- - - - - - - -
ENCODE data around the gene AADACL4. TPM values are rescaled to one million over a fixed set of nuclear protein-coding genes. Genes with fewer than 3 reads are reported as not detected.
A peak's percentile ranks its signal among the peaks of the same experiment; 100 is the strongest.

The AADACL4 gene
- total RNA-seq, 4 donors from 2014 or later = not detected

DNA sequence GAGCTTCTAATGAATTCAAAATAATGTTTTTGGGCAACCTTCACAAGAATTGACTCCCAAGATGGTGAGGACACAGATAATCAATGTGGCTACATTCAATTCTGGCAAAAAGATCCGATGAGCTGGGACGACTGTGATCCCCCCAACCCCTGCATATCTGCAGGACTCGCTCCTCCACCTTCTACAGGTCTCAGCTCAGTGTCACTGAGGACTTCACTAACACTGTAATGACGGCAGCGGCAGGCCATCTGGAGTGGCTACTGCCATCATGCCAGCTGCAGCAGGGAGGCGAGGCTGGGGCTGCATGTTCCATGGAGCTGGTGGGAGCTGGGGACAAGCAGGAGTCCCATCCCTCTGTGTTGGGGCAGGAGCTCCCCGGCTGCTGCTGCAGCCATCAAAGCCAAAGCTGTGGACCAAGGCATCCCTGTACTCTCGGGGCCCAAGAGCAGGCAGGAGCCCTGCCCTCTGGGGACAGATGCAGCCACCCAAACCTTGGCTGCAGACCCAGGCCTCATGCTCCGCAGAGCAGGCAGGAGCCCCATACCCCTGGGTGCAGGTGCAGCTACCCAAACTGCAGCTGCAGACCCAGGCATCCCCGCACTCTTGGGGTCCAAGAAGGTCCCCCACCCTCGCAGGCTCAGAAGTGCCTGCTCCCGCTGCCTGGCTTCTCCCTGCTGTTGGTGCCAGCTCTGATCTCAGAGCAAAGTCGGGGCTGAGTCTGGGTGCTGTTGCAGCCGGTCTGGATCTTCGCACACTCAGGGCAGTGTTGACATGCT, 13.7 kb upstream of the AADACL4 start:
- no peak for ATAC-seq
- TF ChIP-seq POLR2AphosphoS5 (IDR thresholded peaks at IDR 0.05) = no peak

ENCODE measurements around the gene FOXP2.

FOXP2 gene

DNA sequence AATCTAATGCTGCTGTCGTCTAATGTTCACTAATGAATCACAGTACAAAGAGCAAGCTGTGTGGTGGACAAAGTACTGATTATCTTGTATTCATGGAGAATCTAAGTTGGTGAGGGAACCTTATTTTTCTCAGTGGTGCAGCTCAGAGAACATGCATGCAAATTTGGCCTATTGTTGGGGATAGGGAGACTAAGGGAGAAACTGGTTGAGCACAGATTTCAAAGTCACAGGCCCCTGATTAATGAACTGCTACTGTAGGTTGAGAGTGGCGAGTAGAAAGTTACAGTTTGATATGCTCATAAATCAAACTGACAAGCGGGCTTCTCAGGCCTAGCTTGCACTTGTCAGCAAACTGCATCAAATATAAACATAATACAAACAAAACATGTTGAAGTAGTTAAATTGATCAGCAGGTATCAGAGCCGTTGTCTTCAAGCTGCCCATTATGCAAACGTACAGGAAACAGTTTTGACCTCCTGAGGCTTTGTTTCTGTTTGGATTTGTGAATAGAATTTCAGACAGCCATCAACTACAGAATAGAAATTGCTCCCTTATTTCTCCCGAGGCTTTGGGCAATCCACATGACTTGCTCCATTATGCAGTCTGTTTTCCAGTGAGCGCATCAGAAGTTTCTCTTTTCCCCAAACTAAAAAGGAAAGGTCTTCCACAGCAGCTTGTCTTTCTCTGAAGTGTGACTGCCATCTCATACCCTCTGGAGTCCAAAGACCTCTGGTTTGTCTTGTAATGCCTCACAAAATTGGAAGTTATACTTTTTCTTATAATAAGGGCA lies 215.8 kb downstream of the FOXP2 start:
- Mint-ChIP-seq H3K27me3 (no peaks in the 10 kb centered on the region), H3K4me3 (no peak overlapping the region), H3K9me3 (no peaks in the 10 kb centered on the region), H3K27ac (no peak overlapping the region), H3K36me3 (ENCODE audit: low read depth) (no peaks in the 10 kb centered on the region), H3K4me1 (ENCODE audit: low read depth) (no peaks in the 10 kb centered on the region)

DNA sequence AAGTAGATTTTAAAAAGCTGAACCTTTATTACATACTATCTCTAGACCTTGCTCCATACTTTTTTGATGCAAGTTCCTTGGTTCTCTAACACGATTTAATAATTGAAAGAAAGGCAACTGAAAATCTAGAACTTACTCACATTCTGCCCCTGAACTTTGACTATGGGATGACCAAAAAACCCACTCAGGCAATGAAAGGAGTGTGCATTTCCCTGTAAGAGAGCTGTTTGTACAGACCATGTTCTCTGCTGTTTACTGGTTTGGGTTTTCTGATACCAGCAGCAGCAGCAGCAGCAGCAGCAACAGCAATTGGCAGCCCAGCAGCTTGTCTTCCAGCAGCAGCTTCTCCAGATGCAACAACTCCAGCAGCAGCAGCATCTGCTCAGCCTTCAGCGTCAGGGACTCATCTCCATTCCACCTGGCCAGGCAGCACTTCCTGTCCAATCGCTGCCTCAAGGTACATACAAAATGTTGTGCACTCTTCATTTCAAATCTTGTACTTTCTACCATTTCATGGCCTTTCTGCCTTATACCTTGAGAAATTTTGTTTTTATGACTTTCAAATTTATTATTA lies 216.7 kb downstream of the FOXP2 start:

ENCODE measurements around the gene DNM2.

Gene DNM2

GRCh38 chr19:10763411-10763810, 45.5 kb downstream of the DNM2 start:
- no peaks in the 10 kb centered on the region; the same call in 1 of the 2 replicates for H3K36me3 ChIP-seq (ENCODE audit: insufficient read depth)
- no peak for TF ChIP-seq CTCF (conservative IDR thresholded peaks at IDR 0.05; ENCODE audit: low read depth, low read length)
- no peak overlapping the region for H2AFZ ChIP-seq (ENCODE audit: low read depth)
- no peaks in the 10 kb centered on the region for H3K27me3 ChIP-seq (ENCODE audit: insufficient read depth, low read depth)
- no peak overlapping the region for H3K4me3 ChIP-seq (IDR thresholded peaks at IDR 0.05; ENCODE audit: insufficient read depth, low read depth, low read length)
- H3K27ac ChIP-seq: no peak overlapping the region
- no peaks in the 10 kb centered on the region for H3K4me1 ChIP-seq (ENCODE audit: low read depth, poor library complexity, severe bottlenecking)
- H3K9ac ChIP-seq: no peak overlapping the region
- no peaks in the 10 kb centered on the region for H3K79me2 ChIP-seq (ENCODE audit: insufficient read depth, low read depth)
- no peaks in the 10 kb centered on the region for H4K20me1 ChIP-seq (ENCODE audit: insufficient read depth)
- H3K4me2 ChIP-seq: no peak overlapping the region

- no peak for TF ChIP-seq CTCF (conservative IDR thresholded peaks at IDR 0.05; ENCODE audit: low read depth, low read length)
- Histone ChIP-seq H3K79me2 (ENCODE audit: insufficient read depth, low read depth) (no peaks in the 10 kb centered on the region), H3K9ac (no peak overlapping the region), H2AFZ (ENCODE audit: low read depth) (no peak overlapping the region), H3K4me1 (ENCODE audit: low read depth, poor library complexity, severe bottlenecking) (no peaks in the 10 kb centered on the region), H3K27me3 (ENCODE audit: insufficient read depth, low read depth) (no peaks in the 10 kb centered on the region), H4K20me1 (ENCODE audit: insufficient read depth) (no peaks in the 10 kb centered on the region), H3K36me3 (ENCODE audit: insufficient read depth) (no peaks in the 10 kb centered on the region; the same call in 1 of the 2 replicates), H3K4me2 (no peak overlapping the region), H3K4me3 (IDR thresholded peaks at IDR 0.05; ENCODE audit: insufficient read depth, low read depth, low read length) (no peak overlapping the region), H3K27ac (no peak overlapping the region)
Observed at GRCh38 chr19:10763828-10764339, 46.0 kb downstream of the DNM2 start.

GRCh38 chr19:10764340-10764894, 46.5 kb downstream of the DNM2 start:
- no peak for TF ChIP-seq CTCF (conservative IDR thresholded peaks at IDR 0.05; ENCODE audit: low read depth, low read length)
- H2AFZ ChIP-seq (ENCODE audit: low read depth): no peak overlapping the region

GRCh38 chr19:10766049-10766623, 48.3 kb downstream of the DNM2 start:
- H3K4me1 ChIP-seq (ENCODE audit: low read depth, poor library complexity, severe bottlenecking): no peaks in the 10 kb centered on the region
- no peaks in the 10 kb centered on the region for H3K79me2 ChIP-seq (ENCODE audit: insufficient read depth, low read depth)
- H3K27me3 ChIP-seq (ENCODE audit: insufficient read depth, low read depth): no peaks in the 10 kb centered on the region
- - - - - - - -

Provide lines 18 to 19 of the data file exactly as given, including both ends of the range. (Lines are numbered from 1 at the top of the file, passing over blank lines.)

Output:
- no peak overlapping the region for H2AFZ ChIP-seq (ENCODE audit: low read depth)
- no peaks in the 10 kb centered on the region for H3K27me3 ChIP-seq (ENCODE audit: insufficient read depth, low read depth)